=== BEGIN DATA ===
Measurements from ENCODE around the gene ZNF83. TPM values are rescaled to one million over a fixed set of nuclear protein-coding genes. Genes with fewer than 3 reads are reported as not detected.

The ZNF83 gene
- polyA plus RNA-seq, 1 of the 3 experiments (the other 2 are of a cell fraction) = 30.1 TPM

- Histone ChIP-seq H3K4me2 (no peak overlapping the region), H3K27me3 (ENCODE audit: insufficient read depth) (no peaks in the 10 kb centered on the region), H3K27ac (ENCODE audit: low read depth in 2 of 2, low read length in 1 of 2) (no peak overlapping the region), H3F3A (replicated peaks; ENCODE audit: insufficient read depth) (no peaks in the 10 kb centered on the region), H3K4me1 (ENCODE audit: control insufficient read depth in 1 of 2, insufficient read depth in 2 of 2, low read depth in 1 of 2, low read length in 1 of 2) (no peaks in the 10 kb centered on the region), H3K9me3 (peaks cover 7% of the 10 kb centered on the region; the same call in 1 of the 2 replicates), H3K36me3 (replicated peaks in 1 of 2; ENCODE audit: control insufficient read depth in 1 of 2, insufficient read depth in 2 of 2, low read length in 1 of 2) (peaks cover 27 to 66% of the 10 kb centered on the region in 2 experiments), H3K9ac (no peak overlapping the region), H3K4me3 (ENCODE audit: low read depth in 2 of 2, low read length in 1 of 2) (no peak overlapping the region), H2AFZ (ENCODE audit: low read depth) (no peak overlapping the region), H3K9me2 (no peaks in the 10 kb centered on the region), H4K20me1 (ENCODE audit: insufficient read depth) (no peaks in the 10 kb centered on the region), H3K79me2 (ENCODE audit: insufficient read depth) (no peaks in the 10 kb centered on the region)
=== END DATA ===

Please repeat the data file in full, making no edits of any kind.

Measurements from ENCODE around the gene ZNF83. TPM values are rescaled to one million over a fixed set of nuclear protein-coding genes. Genes with fewer than 3 reads are reported as not detected.

The ZNF83 gene
- polyA plus RNA-seq, 1 of the 3 experiments (the other 2 are of a cell fraction) = 30.1 TPM

- Histone ChIP-seq H3K4me2 (no peak overlapping the region), H3K27me3 (ENCODE audit: insufficient read depth) (no peaks in the 10 kb centered on the region), H3K27ac (ENCODE audit: low read depth in 2 of 2, low read length in 1 of 2) (no peak overlapping the region), H3F3A (replicated peaks; ENCODE audit: insufficient read depth) (no peaks in the 10 kb centered on the region), H3K4me1 (ENCODE audit: control insufficient read depth in 1 of 2, insufficient read depth in 2 of 2, low read depth in 1 of 2, low read length in 1 of 2) (no peaks in the 10 kb centered on the region), H3K9me3 (peaks cover 7% of the 10 kb centered on the region; the same call in 1 of the 2 replicates), H3K36me3 (replicated peaks in 1 of 2; ENCODE audit: control insufficient read depth in 1 of 2, insufficient read depth in 2 of 2, low read length in 1 of 2) (peaks cover 27 to 66% of the 10 kb centered on the region in 2 experiments), H3K9ac (no peak overlapping the region), H3K4me3 (ENCODE audit: low read depth in 2 of 2, low read length in 1 of 2) (no peak overlapping the region), H2AFZ (ENCODE audit: low read depth) (no peak overlapping the region), H3K9me2 (no peaks in the 10 kb centered on the region), H4K20me1 (ENCODE audit: insufficient read depth) (no peaks in the 10 kb centered on the region), H3K79me2 (ENCODE audit: insufficient read depth) (no peaks in the 10 kb centered on the region)